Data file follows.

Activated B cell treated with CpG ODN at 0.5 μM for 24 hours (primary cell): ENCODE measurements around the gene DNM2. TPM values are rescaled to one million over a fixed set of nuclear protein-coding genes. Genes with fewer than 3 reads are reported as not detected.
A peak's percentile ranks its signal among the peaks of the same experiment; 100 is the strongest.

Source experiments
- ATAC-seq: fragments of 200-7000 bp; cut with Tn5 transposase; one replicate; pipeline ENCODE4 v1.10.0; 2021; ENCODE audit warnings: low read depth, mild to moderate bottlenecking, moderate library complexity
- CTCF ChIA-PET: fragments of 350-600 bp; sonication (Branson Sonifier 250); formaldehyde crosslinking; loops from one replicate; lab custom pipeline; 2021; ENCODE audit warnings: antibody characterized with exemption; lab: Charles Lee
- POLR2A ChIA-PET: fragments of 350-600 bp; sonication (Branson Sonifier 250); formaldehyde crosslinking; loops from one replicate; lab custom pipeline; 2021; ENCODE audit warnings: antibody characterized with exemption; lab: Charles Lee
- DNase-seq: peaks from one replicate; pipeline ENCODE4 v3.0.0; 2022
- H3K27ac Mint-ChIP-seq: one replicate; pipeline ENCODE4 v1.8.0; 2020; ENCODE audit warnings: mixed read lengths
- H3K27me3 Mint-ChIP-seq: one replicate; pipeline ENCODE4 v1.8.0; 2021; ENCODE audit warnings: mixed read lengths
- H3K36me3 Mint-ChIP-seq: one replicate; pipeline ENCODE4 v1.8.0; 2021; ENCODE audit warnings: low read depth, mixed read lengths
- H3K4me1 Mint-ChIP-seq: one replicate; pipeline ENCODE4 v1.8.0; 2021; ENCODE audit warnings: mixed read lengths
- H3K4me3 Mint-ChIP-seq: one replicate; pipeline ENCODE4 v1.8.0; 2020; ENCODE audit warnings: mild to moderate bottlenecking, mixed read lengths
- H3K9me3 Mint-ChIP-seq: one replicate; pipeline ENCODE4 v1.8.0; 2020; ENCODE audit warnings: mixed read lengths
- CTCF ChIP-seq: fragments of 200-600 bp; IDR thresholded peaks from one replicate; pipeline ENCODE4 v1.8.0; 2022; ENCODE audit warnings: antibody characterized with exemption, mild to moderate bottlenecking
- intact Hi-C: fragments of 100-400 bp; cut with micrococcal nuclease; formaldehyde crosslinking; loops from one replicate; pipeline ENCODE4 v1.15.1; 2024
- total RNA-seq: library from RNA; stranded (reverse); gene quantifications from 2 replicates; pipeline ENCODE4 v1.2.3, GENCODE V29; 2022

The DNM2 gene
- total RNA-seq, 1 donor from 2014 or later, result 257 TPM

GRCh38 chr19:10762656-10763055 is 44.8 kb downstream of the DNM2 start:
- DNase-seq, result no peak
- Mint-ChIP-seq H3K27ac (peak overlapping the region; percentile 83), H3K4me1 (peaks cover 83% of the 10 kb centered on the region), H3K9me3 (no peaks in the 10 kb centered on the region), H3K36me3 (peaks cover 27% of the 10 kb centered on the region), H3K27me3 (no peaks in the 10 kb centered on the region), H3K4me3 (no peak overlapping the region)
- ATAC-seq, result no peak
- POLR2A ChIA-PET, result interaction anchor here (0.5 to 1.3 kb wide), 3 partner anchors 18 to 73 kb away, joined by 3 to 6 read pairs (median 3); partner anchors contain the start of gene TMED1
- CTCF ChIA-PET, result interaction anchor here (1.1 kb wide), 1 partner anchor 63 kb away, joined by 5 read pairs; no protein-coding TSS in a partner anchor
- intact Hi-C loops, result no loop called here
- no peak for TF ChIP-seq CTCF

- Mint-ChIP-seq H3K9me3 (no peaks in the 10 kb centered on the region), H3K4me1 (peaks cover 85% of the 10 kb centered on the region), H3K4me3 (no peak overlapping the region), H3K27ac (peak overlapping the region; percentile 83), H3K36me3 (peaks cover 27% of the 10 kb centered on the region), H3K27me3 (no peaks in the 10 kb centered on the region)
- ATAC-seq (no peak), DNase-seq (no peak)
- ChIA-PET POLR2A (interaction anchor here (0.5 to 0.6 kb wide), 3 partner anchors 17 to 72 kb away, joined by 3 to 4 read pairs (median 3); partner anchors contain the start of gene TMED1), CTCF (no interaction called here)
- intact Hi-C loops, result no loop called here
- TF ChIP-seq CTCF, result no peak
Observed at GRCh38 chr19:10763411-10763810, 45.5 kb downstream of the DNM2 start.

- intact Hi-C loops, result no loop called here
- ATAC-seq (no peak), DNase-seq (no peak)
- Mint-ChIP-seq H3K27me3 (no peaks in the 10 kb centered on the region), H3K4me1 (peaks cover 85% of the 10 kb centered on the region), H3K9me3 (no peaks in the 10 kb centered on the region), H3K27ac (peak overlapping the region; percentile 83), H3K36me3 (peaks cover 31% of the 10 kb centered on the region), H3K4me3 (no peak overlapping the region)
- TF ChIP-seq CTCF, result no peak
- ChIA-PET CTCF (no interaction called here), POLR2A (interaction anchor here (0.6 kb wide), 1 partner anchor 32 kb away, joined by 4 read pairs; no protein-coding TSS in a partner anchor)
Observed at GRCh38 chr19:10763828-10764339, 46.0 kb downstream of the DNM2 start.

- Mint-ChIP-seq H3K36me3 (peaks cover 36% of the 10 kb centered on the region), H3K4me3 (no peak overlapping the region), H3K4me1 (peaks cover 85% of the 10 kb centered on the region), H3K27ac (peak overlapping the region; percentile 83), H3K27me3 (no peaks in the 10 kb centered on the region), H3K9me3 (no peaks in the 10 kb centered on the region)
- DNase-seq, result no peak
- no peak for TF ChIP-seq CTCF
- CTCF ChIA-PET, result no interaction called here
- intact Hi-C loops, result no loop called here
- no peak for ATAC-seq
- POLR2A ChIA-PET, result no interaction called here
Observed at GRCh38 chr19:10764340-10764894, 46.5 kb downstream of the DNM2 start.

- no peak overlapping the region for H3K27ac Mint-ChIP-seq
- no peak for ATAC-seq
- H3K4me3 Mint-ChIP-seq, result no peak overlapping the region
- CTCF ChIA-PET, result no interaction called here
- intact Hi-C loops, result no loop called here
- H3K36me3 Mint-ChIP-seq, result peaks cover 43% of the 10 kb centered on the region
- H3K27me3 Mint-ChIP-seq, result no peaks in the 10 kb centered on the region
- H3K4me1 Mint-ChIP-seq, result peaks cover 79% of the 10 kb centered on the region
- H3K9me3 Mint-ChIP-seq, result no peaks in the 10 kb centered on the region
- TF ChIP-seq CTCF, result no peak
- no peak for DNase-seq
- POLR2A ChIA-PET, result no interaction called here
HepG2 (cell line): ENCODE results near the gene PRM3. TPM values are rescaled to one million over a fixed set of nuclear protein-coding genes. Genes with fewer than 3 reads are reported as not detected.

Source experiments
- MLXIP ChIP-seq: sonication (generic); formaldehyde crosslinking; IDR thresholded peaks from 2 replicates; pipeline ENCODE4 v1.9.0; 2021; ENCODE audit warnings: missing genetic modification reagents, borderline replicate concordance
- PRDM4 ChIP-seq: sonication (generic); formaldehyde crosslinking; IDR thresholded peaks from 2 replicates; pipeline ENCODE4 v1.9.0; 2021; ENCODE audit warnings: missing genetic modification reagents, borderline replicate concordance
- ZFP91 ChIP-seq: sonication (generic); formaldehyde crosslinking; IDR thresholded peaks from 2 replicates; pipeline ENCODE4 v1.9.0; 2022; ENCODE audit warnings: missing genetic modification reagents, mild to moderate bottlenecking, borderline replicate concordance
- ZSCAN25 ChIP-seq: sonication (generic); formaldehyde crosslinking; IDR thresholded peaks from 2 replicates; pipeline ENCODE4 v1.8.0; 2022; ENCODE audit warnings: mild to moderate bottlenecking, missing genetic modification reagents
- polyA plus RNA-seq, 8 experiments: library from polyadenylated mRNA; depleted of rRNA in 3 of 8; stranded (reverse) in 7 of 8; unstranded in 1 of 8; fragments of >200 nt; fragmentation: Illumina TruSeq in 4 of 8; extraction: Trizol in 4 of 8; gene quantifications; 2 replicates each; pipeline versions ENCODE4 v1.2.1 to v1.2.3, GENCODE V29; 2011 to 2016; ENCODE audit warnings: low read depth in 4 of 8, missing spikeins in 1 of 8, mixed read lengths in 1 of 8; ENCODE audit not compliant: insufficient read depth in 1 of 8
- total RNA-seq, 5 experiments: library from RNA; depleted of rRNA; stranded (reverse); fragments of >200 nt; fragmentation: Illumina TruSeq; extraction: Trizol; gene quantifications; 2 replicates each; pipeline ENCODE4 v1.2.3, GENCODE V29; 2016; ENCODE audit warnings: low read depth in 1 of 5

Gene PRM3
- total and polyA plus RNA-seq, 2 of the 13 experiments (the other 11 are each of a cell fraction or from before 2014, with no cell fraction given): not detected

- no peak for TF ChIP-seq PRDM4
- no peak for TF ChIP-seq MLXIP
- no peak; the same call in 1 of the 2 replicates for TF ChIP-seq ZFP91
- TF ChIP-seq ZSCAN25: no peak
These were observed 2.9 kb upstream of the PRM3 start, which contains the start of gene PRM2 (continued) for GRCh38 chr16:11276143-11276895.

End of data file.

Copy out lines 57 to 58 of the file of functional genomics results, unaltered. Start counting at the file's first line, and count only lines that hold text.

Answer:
- no peak for DNase-seq
- POLR2A ChIA-PET, result no interaction called here